Right now I’m working on a chapter for an anthology on teaching philosophy; it is a kind of summary and expansion of a presentation I did for the American Association of Philosophy Teachers meeting last July, in Minnesota (see here for my blog post about this presentation). The anthology contains papers about presentations at the conference meeting.
I’m pasting below the proposal I submitted for this chapter, in case anyone is interested! But I’m also re-activating a survey I did last summer before this presentation, asking anyone who is interested to share their views on:
- what you think open education is
- what are some benefits and possible drawbacks to engaging in open education?
This is purely informal; I’ll just use it to inform my thoughts on these two questions (rather than reporting detailed results…I can’t claim anything about patterns of views from this very short and very informal survey!).
If you’d be willing to share your thoughts on these two questions, please fill out the survey! It is already embedded in an earlier blog post; I just updated the intro section to talk about this new chapter I’m writing. Please see the survey here: http://blogs.ubc.ca/chendricks/2014/05/14/informal-survey-open-ed/
Here’s the proposal I wrote for the chapter…
Teaching and Learning Philosophy in the Open: Why/Not?
At the 2014 meeting of the American Association of Philosophy Teachers, I facilitated a workshop discussing what “open education” means, and why/why not one might want to engage in it. I propose a chapter in the special issue of Teaching Philosophy that includes not only the results of our discussion at that meeting, but also those of a similar workshop I did at my institution, and a survey I have done in the past and will do again, asking a wider audience similar questions.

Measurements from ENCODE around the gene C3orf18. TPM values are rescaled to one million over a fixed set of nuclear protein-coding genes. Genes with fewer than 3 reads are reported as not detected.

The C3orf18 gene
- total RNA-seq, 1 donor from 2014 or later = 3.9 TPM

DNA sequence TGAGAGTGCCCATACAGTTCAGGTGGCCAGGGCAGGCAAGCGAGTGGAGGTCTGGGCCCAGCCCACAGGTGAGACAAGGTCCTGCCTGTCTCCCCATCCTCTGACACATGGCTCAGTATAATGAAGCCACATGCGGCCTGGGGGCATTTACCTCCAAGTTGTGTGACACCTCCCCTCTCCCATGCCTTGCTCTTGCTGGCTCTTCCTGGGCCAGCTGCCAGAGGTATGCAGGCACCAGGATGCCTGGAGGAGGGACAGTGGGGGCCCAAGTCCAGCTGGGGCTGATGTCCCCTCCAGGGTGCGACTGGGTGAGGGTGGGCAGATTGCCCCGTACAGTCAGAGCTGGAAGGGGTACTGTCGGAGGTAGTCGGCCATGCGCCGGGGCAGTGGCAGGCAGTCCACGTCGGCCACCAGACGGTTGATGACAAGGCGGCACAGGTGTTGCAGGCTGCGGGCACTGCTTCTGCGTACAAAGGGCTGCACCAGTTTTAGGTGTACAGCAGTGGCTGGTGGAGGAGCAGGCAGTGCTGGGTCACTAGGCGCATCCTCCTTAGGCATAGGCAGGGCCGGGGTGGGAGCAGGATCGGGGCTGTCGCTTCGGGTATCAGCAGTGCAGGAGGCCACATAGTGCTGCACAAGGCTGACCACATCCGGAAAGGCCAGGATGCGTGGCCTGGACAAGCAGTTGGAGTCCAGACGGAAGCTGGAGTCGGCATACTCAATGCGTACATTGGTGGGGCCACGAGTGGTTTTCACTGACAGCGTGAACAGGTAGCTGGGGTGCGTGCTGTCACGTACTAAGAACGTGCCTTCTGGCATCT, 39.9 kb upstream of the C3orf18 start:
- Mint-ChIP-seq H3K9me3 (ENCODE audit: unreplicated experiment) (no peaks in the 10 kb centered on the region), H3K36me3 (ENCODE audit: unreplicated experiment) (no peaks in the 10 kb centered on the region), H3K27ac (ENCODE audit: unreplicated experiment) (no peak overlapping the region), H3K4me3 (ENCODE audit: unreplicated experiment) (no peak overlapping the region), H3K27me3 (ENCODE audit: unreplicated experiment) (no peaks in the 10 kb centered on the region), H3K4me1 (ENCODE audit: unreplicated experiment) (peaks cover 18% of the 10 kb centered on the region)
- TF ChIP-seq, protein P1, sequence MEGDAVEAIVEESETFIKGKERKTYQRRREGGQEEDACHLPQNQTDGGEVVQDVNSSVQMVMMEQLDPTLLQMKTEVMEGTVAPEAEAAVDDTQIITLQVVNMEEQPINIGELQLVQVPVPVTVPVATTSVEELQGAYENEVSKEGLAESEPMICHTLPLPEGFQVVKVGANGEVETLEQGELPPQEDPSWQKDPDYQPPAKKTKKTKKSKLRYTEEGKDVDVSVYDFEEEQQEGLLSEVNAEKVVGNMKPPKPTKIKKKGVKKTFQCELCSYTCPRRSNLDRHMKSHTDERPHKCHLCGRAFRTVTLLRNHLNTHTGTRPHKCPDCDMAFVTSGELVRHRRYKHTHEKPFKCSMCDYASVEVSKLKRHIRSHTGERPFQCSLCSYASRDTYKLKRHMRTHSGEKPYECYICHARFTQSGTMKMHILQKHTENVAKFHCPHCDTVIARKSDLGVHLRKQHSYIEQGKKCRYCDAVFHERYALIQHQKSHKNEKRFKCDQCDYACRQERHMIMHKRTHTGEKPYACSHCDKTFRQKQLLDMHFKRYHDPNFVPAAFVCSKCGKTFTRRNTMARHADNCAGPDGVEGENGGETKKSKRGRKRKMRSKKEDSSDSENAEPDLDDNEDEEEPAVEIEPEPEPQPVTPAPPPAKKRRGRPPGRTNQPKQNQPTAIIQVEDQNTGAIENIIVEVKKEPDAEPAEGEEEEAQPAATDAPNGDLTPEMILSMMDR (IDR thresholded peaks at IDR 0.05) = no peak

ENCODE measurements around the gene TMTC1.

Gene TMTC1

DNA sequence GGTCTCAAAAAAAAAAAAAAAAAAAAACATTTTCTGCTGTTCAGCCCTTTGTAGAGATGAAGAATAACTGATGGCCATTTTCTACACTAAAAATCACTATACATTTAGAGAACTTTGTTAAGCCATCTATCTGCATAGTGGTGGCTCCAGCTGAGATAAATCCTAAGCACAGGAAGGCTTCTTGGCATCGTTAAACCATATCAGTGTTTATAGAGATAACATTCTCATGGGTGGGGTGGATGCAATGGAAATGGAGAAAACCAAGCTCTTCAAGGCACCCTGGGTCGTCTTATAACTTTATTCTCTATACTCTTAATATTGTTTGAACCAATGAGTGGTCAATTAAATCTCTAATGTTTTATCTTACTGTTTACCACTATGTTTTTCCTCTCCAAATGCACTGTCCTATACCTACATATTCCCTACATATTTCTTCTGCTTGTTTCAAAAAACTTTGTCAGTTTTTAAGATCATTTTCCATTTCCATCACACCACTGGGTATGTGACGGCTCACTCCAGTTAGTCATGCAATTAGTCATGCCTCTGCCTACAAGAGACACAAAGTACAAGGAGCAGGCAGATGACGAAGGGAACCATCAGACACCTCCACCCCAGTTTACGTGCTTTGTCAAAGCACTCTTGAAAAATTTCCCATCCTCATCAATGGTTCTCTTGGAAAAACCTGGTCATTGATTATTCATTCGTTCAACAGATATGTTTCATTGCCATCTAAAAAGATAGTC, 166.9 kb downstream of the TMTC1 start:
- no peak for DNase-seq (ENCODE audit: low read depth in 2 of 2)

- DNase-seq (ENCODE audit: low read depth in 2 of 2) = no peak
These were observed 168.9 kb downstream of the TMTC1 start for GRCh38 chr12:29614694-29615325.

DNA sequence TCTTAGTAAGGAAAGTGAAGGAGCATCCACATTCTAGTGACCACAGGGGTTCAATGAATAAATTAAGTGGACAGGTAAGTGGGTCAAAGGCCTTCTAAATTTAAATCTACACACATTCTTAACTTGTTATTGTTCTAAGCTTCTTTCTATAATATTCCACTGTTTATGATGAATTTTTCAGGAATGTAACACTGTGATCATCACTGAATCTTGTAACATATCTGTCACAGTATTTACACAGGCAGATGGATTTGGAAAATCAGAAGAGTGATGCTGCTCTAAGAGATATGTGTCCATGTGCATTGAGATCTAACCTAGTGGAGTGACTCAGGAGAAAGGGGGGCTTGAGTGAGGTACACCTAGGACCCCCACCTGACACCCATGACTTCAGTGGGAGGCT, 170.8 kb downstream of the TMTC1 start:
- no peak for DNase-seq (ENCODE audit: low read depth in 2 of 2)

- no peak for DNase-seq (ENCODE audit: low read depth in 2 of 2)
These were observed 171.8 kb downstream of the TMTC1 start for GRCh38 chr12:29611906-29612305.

Slides for the workshop can be found here: http://www.slideshare.net/clhendricksbc/aapt2014-phil-openeduslides
Part One: Open education
In the first part of the chapter I will briefly discuss the concept of “open,” and then talk about “open education” in more detail. There is no single definition of “open” that is universally agreed upon, as what it means differs according to context (e.g., open access scholarly articles, open source software, open government, open data, etc.). I will talk about one definition I have found particularly useful for thinking about open education, which is the 5 “R’s” by David Wiley, open education advocate and Chief Academic Officer of Lumen Learning (http://lumenlearning.com/). According to Wiley, content is open to the degree that it allows people to retain, reuse, revise, remix and redistribute (see http://www.opencontent.org/definition/ for details on what these mean). One way to engage in open education, then, is to use, create, revise, distribute “open educational resources” (OER’s) that allow for one or more of the 5 Rs—e.g., syllabi, lecture notes, videos, audio resources, animations, and more.
I will then discuss one easy way to make one’s teaching and learning resources into OER’s, namely by using Creative Commons licenses. I’ll give an overview of what those are, what one can use them to do, and the different kinds of licenses available.
In the last part of this section I’ll share various ways one can engage in open education, collected both from the participants in the workshop at AAPT 2014 (some of their answers are recorded on a Google Doc, here), from a similar workshop I did at my university (answers here), and also from responses to a survey I did earlier in the summer of 2014 (and will do again), which can be accessed here.
Part Two: Why/Not?
Part Two of the chapter will be devoted to discussing upsides and downsides to engaging in open education in philosophy. Material for this section will come largely from the answers from participants in workshops and a survey linked in the previous paragraph, but also from my own experiences with teaching and learning in the open.
One of the participants in the AAPT workshop suggested that philosophy teachers may have a special incentive to engage in open education, given the value of what we teach to people of many ages, in many kinds of professions and life situations. We would be following in Socrates’ footsteps, who taught others without asking for payment. In this section of the chapter I will discuss reasons why one might think philosophers could have a special duty to engage in open education, but ultimately I will conclude that the benefits and drawbacks must be weighed by each individual in their particular situation to decide if they should do so.